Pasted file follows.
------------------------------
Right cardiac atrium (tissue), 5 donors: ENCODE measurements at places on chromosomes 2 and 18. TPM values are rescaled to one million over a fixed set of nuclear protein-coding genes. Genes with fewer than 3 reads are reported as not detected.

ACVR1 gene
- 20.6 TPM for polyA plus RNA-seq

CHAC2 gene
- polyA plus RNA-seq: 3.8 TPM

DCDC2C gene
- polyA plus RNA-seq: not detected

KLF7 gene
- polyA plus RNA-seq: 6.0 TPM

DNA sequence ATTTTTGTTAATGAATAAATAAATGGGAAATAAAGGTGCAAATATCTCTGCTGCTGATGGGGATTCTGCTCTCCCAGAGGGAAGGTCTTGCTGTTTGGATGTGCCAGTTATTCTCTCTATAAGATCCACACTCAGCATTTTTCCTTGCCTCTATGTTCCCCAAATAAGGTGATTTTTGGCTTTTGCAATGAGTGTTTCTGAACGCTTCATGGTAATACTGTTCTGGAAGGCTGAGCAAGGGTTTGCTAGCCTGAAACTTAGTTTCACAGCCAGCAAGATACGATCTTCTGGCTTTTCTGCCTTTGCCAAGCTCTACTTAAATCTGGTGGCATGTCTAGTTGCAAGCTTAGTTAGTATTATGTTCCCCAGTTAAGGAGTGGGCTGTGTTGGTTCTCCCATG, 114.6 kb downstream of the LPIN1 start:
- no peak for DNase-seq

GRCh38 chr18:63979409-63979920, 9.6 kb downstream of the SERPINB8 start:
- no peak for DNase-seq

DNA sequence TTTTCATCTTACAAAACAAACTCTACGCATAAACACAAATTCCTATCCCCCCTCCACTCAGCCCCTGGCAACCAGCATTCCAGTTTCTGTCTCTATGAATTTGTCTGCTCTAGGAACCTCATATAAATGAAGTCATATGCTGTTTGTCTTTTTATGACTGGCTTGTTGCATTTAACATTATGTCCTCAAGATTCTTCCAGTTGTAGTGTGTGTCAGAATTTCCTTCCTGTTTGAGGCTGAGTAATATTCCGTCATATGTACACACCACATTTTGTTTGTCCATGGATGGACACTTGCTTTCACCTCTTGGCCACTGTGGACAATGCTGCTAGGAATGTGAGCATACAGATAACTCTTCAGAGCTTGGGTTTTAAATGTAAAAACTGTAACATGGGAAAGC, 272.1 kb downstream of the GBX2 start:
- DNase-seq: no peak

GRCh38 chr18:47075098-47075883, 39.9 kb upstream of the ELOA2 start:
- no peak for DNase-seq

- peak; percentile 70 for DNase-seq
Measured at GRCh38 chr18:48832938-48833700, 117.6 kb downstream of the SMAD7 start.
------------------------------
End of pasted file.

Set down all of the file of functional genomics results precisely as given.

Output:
Right cardiac atrium (tissue), 5 donors: ENCODE measurements at places on chromosomes 2 and 18. TPM values are rescaled to one million over a fixed set of nuclear protein-coding genes. Genes with fewer than 3 reads are reported as not detected.

ACVR1 gene
- 20.6 TPM for polyA plus RNA-seq

CHAC2 gene
- polyA plus RNA-seq: 3.8 TPM

DCDC2C gene
- polyA plus RNA-seq: not detected

KLF7 gene
- polyA plus RNA-seq: 6.0 TPM

DNA sequence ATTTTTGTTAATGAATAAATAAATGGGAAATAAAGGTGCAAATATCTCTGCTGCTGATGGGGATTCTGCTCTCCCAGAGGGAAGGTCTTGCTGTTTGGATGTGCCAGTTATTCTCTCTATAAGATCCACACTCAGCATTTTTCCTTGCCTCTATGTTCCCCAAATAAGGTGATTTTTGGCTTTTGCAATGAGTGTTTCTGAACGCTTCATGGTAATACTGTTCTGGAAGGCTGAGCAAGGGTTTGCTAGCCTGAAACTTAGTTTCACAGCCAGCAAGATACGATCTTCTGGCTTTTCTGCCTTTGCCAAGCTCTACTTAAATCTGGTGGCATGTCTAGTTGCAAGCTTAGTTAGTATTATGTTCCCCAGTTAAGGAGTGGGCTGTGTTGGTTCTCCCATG, 114.6 kb downstream of the LPIN1 start:
- no peak for DNase-seq

GRCh38 chr18:63979409-63979920, 9.6 kb downstream of the SERPINB8 start:
- no peak for DNase-seq

DNA sequence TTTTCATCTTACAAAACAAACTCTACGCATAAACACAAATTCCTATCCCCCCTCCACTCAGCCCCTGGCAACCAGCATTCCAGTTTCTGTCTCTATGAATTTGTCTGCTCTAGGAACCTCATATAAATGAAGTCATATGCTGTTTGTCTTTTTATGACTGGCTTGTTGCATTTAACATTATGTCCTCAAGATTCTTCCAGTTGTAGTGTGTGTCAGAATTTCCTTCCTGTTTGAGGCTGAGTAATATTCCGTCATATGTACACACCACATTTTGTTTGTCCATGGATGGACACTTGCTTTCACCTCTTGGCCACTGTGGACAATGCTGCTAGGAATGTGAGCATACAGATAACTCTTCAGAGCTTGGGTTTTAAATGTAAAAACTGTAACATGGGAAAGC, 272.1 kb downstream of the GBX2 start:
- DNase-seq: no peak

GRCh38 chr18:47075098-47075883, 39.9 kb upstream of the ELOA2 start:
- no peak for DNase-seq

- peak; percentile 70 for DNase-seq
Measured at GRCh38 chr18:48832938-48833700, 117.6 kb downstream of the SMAD7 start.